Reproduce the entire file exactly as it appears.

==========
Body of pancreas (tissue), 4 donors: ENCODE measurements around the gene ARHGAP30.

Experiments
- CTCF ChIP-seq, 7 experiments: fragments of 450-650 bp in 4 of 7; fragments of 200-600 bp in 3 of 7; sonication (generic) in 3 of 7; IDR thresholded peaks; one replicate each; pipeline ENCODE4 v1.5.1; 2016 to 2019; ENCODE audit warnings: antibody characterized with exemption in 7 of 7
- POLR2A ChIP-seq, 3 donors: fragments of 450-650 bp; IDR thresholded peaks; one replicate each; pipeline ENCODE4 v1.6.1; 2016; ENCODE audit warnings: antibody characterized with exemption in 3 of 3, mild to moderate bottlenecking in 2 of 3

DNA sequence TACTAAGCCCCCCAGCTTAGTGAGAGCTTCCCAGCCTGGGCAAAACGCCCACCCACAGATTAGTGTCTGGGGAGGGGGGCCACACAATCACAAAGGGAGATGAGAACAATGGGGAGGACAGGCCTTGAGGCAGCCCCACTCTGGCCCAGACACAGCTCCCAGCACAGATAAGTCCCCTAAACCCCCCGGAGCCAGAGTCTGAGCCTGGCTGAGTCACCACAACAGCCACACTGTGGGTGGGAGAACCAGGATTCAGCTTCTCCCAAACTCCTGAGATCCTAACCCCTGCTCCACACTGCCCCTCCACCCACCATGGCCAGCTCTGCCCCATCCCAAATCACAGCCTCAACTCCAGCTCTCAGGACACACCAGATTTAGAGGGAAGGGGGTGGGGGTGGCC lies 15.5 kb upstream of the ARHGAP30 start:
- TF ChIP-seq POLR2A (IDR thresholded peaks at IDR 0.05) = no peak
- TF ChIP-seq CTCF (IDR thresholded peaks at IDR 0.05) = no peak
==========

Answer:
Body of pancreas (tissue), 4 donors: ENCODE measurements around the gene ARHGAP30.

Experiments
- CTCF ChIP-seq, 7 experiments: fragments of 450-650 bp in 4 of 7; fragments of 200-600 bp in 3 of 7; sonication (generic) in 3 of 7; IDR thresholded peaks; one replicate each; pipeline ENCODE4 v1.5.1; 2016 to 2019; ENCODE audit warnings: antibody characterized with exemption in 7 of 7
- POLR2A ChIP-seq, 3 donors: fragments of 450-650 bp; IDR thresholded peaks; one replicate each; pipeline ENCODE4 v1.6.1; 2016; ENCODE audit warnings: antibody characterized with exemption in 3 of 3, mild to moderate bottlenecking in 2 of 3

DNA sequence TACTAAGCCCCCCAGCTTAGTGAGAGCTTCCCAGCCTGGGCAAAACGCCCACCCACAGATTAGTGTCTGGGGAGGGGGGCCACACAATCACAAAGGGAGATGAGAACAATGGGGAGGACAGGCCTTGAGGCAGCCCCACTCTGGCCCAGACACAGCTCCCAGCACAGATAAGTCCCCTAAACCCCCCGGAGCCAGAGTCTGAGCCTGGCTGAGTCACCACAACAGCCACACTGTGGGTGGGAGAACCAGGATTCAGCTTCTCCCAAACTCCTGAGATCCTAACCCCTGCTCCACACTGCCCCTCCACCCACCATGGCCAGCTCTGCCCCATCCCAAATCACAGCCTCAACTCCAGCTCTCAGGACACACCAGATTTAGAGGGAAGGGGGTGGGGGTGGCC lies 15.5 kb upstream of the ARHGAP30 start:
- TF ChIP-seq POLR2A (IDR thresholded peaks at IDR 0.05) = no peak
- TF ChIP-seq CTCF (IDR thresholded peaks at IDR 0.05) = no peak